Brown Trash Container: Organic
Food scraps: fruit skins, fish bones, plants, eggshells or grounds, used napkins and paper towels.
In 2017, the brown garbage can was released for the first time. Organic waste is no longer deposited in the conventional container, because the organic bin, now brown, and the gray waste bin are no longer the same thing.
Organic waste can be used to make compost or bio-waste that can be used as fertilizer and even as an energy generator. What should be deposited in the brown garbage can are:
Those that end up in this garbage can without being organic are ceramic objects, diapers, cigarette butts, chewing gum, wet wipes, pet litter, hair, dust, etc.
Gray Garbage Container: Fraction rest
- Dust from vacuuming or sweeping.
- Cigarette butts.
- Animal waste.
- Used pens and pencils.
Fraction rest: waste generated in private homes, and those of domiciliary character from stores, offices and services, as well as all those that do not have the qualification of dangerous and are assimilable to domiciliary.
What not to throw in the gray container:
If we properly separate waste at home it is important to keep in mind what we should not throw in the gray container. Some examples of materials that should not go in this bin are:
Food scraps, infusion bags or paper with food waste, which should go in the brown garbage can.
Plastic containers or bricks, which belong in the yellow container.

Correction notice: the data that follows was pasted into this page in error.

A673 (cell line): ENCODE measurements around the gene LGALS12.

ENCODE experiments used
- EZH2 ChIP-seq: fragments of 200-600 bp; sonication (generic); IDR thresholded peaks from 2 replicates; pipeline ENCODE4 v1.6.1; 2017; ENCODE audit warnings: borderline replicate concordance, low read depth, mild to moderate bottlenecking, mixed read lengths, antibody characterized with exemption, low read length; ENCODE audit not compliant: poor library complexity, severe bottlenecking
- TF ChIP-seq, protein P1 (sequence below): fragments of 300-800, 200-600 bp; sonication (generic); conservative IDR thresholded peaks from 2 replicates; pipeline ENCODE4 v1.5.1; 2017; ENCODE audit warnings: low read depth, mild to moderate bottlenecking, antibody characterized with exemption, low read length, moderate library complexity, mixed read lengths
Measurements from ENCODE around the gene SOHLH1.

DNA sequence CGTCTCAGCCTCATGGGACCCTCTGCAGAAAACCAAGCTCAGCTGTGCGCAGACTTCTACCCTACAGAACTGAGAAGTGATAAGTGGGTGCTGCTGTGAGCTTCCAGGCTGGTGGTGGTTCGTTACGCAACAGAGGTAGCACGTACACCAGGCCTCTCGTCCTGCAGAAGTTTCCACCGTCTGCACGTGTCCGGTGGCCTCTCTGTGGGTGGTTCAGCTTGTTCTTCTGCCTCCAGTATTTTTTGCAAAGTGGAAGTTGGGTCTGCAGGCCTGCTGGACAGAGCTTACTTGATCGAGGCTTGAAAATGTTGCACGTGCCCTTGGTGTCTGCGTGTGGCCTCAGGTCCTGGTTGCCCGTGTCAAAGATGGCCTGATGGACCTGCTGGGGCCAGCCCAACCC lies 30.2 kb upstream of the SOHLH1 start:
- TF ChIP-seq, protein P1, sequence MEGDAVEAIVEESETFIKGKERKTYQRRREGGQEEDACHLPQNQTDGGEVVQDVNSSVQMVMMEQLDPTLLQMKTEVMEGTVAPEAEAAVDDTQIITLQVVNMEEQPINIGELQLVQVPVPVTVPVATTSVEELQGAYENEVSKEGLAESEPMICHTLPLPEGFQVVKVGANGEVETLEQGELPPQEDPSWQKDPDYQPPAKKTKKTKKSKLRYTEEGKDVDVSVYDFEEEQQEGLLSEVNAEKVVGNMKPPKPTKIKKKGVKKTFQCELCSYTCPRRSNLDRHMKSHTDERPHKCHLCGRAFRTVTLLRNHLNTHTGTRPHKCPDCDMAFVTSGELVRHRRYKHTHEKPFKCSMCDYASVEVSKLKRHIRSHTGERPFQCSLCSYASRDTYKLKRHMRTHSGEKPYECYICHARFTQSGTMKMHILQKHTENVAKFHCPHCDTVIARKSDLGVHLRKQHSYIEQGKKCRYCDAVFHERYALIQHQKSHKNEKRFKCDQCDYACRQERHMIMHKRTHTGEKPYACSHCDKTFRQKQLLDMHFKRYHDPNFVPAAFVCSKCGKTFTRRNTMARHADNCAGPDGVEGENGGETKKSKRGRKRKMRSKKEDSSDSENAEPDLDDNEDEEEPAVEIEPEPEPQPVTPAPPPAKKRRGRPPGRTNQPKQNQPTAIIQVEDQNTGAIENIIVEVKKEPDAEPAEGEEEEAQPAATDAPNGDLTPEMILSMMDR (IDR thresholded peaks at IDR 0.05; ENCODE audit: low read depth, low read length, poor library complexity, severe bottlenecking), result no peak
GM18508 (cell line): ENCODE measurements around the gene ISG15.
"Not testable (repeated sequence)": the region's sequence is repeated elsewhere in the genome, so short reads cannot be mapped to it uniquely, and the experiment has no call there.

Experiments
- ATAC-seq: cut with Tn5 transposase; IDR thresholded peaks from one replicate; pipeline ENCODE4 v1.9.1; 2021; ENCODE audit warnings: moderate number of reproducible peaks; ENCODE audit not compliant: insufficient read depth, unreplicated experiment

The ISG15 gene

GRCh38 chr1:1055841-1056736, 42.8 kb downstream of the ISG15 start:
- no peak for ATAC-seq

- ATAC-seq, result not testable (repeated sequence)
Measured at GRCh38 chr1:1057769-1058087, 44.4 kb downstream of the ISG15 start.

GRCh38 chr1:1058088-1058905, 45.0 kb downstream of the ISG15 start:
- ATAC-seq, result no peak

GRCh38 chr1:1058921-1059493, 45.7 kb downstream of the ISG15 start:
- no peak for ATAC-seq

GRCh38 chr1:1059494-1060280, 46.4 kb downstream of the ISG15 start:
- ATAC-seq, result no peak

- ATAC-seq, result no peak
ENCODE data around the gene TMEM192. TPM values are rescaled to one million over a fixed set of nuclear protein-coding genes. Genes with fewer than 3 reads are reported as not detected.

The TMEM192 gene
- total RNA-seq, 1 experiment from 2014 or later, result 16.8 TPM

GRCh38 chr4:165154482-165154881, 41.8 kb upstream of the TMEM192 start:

Glass containers, which go in the green container.
Cardboard packaging and clean paper waste, which go in the blue bin.
Clothes, batteries or CDs, which should be placed in the green points of your city to be processed.
Red Garbage Container: Hazardous Waste
The red containers are used, above all in industry, they are very useful and one of those that avoid greater environmental pollution. They are indicated for storing hazardous waste such as insecticides, oils, aerosols and chemical products.
What is hazardous waste?
Hazardous wastes are all those wastes that appear in the List of Hazardous Wastes approved by RD 952/1997, regulation that develops the Law 20/1986, of Toxic and Hazardous Wastes, as well as the containers and packages that have contained them. Also those classified in this way by European regulations and international conventions to which Spain has subscribed.
Subsequently, the Spanish Ministry of the Environment published Order MAM/304/2002, which includes, among other aspects, the European Waste List (EWL), identified by a code which, in the case of hazardous waste, is accompanied by an asterisk.
This type of waste must be managed by an accredited waste manager, given the hazardousness and polluting potential of this type of waste:
Health care waste
Resulting from the use of absorbents (PE and Organic).
Insecticides and aerosols.
In case of doubt, deposit the waste at the clean point.